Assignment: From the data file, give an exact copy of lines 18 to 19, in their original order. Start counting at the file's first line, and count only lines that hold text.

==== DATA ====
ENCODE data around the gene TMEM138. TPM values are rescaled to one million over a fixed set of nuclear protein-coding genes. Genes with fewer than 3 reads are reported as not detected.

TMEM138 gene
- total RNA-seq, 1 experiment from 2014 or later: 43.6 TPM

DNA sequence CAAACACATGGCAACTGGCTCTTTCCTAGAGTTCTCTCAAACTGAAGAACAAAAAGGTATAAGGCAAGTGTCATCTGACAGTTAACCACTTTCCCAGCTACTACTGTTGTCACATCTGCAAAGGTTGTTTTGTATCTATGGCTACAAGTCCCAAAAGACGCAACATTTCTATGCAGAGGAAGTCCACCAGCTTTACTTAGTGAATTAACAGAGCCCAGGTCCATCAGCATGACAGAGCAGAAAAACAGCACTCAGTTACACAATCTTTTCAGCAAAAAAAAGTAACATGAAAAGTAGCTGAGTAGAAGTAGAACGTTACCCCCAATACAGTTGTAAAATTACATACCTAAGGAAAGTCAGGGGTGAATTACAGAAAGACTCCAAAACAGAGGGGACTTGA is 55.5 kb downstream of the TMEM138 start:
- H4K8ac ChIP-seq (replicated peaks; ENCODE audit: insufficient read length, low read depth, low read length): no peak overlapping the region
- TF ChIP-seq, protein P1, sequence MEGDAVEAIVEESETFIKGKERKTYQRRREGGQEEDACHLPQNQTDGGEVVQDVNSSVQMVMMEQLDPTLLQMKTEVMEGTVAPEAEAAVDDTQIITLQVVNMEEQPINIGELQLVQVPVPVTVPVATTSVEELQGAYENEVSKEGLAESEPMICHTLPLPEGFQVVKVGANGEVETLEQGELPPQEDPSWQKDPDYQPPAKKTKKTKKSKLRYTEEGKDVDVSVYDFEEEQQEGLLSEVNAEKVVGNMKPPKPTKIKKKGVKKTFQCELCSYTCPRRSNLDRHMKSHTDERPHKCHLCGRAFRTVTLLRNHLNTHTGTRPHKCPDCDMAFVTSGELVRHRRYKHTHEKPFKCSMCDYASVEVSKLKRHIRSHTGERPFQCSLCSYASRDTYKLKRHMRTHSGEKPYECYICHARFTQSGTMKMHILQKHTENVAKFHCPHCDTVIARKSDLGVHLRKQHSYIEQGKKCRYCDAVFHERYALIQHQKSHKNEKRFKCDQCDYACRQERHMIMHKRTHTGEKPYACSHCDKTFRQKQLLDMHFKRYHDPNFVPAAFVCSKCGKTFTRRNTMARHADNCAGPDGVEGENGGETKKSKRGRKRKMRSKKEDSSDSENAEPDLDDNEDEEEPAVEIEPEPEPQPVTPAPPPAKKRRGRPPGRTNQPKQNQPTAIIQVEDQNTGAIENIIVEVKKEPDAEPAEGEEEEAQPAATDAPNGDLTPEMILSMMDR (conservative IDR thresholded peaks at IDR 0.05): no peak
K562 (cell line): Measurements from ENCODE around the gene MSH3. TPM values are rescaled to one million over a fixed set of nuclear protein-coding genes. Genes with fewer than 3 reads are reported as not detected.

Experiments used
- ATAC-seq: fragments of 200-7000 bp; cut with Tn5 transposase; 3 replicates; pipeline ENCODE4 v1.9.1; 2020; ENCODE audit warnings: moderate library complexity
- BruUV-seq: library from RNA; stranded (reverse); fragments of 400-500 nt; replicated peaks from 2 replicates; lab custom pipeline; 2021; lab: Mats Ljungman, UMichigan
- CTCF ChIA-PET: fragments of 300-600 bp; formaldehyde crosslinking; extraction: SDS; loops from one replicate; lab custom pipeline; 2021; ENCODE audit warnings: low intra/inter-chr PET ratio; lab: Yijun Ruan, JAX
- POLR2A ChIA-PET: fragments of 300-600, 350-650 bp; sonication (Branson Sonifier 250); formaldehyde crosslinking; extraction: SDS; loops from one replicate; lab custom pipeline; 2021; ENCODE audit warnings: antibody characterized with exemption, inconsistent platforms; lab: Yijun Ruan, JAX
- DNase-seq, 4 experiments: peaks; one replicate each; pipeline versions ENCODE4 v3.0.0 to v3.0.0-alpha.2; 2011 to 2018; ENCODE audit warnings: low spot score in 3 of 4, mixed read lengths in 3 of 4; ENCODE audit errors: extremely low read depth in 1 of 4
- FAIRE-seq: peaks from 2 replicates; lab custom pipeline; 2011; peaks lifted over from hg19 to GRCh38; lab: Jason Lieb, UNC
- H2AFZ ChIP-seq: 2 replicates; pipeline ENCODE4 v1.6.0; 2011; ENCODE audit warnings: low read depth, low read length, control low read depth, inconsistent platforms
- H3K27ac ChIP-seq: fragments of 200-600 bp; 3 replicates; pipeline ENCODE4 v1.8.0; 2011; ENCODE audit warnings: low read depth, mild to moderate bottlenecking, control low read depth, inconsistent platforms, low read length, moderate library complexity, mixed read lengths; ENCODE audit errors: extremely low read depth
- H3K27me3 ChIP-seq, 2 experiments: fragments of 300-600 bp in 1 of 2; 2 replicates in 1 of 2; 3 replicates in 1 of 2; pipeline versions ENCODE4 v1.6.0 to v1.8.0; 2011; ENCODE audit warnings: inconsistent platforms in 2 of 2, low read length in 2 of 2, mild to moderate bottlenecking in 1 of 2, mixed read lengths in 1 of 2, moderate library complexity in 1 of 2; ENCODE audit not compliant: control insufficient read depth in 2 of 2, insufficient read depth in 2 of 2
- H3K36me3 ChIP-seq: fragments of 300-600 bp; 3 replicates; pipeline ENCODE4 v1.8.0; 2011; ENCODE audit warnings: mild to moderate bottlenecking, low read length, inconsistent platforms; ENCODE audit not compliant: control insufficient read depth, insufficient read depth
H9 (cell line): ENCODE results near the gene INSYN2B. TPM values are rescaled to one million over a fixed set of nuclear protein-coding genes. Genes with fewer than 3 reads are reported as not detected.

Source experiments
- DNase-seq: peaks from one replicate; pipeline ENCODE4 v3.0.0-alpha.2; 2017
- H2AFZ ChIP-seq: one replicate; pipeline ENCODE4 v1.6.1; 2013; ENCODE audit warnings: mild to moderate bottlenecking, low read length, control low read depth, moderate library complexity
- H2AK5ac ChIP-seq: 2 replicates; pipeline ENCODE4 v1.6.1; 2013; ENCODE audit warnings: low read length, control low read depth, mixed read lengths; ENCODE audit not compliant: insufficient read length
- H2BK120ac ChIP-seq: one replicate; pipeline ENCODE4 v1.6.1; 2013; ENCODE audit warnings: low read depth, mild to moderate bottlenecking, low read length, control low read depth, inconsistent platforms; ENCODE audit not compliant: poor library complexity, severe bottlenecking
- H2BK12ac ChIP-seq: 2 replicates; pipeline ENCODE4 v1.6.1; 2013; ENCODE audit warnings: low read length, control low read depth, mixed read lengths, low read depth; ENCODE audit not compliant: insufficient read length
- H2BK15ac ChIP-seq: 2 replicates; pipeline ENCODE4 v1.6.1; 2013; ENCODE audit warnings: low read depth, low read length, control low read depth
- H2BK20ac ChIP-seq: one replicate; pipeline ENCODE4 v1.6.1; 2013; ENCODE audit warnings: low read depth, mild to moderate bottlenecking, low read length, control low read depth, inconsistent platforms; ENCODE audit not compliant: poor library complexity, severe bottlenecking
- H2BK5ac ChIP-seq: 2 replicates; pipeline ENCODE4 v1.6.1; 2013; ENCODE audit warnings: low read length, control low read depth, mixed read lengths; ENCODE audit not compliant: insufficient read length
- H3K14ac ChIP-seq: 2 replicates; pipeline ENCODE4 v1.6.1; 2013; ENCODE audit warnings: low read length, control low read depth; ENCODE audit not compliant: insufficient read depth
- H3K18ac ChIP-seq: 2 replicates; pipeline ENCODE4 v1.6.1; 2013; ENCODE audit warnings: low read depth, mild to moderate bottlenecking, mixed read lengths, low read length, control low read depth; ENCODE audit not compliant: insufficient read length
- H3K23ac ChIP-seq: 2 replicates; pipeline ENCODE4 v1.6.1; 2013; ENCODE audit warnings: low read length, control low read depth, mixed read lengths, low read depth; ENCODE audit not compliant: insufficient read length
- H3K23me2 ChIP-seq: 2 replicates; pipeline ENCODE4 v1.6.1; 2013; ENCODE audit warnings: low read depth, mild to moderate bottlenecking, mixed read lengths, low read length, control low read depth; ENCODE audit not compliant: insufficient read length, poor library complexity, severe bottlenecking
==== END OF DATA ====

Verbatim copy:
- H3K36me3 ChIP-seq: fragments of 300-600 bp; 3 replicates; pipeline ENCODE4 v1.8.0; 2011; ENCODE audit warnings: mild to moderate bottlenecking, low read length, inconsistent platforms; ENCODE audit not compliant: control insufficient read depth, insufficient read depth
H9 (cell line): ENCODE results near the gene INSYN2B. TPM values are rescaled to one million over a fixed set of nuclear protein-coding genes. Genes with fewer than 3 reads are reported as not detected.